While the role the police play in maintaining public safety remains undisputed, they still retain some exceptions that raise eyebrows within the second amendment circles.
Some of the exceptions conflict with the long-established constitutional provisions such as the protection from unwarranted searches and seizures. Despite the obvious conflict with the 4th amendment, many lower courts continue to exonerate officers who confiscate people’s firearms without following due process.
Under “exigent circumstances” and “emergency aid” exceptions police are arguably justified in entering people’s homes to prevent a crime or assist an occupant in need of emergency aid.
However, the “community caretaking” exception allows them to engage in activities that would normally require probable cause and a subsequent search warrant. This violation of the fourth amendment is allowed because it is considered beneficial to the community. However, the scope of application, for example, where it applies to private homes or cars makes it more contentious.
Regardless, all the exceptions require that the responding officers carry out their interventions “reasonably.”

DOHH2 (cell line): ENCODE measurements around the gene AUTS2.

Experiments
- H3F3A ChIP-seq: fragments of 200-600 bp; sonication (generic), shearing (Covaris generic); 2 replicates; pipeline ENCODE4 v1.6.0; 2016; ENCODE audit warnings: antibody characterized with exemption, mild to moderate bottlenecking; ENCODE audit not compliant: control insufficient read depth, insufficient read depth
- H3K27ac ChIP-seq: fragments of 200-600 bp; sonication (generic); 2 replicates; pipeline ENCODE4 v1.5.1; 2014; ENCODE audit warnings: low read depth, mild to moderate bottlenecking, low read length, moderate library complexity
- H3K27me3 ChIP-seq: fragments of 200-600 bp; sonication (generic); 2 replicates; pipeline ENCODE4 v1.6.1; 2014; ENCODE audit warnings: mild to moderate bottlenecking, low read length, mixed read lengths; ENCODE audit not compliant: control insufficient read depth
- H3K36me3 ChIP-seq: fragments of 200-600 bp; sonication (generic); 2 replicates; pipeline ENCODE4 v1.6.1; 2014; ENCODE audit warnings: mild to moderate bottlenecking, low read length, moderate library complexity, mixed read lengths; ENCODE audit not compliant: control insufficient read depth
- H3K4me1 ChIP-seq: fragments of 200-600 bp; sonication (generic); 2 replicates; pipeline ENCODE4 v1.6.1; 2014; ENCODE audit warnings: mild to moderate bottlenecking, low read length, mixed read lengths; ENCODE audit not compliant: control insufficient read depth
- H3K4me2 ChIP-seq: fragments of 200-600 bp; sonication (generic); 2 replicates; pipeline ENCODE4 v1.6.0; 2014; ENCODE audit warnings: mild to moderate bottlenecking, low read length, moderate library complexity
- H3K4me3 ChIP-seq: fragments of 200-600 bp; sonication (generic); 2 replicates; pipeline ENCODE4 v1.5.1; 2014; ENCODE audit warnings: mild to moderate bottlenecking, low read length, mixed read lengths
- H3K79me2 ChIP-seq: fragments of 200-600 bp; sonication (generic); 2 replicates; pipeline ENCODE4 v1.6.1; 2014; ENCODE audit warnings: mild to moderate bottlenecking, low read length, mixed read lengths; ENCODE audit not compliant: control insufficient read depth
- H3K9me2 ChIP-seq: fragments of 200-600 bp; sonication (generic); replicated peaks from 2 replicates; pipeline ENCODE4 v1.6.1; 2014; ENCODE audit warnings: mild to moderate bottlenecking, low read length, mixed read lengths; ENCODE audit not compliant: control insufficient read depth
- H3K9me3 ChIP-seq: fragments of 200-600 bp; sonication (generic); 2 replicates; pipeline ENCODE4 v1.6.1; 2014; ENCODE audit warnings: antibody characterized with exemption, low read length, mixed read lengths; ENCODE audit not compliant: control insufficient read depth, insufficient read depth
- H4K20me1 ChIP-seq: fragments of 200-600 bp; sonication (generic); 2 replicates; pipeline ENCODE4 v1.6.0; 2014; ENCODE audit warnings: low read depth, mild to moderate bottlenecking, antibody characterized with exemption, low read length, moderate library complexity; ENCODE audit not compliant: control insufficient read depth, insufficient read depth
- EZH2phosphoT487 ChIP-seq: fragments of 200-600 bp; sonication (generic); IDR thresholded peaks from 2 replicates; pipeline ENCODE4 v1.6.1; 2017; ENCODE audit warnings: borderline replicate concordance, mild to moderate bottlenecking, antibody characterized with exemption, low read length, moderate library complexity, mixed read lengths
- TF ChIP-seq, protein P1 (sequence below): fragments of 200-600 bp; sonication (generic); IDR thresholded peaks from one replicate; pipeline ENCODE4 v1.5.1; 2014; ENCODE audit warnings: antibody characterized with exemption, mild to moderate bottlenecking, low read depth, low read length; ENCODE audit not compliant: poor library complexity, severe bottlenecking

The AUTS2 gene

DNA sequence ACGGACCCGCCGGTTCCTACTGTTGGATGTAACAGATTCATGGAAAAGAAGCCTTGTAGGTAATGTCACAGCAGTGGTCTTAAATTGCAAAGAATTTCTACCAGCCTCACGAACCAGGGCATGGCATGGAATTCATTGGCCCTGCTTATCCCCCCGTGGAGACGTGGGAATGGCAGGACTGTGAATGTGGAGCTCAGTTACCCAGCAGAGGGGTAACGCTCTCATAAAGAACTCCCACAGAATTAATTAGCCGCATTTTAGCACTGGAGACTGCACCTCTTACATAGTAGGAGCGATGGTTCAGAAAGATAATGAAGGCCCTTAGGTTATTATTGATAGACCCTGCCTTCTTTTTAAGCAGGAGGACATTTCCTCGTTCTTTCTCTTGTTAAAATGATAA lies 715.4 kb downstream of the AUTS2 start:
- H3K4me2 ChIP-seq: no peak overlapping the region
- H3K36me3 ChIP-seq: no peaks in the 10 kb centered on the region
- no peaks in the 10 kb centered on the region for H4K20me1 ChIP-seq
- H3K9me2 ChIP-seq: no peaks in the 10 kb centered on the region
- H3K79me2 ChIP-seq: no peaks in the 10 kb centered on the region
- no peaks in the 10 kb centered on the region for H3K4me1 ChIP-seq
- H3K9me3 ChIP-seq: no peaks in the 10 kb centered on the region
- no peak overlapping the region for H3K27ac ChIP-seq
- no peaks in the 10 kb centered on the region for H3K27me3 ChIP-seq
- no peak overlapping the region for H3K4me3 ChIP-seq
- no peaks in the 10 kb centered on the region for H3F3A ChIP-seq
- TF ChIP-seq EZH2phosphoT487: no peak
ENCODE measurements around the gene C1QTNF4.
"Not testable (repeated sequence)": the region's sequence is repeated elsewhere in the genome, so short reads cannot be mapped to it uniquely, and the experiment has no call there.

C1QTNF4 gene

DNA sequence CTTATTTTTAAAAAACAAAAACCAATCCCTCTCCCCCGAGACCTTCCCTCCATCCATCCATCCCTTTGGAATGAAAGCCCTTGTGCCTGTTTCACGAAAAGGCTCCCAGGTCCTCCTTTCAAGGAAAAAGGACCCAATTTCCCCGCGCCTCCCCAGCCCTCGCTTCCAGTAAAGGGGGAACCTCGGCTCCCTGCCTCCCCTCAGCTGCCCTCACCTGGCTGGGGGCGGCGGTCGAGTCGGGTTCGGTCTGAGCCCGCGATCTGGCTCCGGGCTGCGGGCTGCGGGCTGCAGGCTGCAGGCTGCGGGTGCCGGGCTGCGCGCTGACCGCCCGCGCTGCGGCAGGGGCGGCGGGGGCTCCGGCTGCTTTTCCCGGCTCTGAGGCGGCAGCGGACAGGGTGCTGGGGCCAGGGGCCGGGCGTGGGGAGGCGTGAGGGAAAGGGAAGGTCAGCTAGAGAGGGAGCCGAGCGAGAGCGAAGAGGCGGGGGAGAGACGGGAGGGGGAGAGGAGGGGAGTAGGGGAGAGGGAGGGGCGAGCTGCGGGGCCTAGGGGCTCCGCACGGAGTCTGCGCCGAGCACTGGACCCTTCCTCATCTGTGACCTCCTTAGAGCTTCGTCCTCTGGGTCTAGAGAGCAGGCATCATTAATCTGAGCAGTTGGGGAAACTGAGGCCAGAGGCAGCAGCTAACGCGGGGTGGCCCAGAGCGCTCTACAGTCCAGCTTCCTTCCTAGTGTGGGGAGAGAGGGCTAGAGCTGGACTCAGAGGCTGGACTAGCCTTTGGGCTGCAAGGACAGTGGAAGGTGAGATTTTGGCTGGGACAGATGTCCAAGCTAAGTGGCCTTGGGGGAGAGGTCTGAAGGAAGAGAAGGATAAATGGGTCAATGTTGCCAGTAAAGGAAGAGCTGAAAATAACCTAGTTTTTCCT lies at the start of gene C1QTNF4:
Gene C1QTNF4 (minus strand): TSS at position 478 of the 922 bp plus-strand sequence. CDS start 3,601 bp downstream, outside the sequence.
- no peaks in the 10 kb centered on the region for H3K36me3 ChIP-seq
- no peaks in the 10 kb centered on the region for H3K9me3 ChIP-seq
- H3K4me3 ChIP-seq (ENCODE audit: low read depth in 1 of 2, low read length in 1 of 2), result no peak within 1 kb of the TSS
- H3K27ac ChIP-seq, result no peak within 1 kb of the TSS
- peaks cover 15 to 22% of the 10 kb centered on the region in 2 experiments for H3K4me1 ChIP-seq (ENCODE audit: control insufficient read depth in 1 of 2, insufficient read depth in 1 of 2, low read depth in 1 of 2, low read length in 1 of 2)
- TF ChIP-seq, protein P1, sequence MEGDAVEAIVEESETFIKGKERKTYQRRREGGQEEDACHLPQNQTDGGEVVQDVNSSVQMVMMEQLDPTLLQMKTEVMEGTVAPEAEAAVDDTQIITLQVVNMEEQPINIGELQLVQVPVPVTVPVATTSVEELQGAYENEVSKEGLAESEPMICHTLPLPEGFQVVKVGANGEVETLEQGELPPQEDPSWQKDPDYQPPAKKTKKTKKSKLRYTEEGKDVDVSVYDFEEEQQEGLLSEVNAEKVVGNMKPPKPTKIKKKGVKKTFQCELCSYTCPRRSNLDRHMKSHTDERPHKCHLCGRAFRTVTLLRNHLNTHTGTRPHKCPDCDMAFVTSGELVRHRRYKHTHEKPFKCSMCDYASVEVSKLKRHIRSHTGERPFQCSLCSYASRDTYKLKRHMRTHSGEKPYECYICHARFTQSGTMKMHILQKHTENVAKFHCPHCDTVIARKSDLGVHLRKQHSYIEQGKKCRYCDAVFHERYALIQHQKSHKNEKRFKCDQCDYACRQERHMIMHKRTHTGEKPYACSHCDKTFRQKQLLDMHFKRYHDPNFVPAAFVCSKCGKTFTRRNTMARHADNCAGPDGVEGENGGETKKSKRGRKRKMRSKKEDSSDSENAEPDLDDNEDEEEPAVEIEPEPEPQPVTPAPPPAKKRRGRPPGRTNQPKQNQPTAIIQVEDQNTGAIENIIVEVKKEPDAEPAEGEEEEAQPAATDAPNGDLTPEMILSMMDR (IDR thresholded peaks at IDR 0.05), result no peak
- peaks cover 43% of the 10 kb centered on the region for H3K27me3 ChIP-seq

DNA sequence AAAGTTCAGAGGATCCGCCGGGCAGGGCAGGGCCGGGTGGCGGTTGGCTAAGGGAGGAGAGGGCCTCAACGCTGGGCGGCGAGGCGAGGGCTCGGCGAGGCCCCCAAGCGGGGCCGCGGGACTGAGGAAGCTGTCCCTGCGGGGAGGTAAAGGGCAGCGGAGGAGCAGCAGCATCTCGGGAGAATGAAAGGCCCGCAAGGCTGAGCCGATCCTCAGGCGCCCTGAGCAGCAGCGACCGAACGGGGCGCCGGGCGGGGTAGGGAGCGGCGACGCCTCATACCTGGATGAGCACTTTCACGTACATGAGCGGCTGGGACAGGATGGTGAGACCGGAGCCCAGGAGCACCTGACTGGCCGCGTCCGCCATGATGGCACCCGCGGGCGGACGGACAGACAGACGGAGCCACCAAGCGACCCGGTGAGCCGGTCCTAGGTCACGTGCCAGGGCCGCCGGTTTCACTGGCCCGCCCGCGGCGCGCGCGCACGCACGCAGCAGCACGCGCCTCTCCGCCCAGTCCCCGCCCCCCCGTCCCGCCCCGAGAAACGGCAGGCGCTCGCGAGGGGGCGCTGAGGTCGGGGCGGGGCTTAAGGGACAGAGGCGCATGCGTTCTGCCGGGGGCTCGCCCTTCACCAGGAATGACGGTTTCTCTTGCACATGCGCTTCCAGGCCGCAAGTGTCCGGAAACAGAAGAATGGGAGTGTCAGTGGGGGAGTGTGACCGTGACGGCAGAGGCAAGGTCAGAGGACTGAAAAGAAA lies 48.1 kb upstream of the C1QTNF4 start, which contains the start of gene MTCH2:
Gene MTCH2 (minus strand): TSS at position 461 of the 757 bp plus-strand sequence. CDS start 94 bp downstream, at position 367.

One such case, whose outcome may set precedence, is before the Supreme Court. In Caniglia v. Strom, the plaintiff engaged in a fiery argument with his wife when he retrieved an unloaded firearm and placed it on the table. His wife was justifiably convinced of the threat and dared him to shoot her. Caniglia left for a drive but another argument ensued when he returned.
The wife left and tried to contact him later, but he sounded upset, according to her. Concerned about his safety, she contacted the officers through a non-emergency number, who accompanied her to the couple’s home.
The officers ordered Caniglia to take a psychological evaluation, which he passed. Returning from the hospital, the plaintiff found that the officers had confiscated his firearms after lying to his wife that he had consented. They had also searched his home without a warrant when the wife told them that he owned firearms.
After avoiding several 2A challenges, the Supreme Court agreed to hear Caniglia v. Strom gun confiscation case on March 24, 2021. Caniglia sued for the violation of his Second and Fourth Amendment rights. However, the lower courts, including the 1st Circuit Court of Appeals, rejected his argument. The court based its decision on the community caretaking exception.
“At its core, the community caretaking doctrine is designed to give police elbow room to take appropriate action when unforeseen circumstances present some transient hazard that requires immediate attention. Understanding the core purpose of the doctrine leads inexorably to the conclusion that it should not be limited to the motor vehicle context. Threats to individual and community safety are not confined to the highways.”
The outcome of Caniglia’s case could prove the gun community right regarding unwarranted searches and gun seizures.
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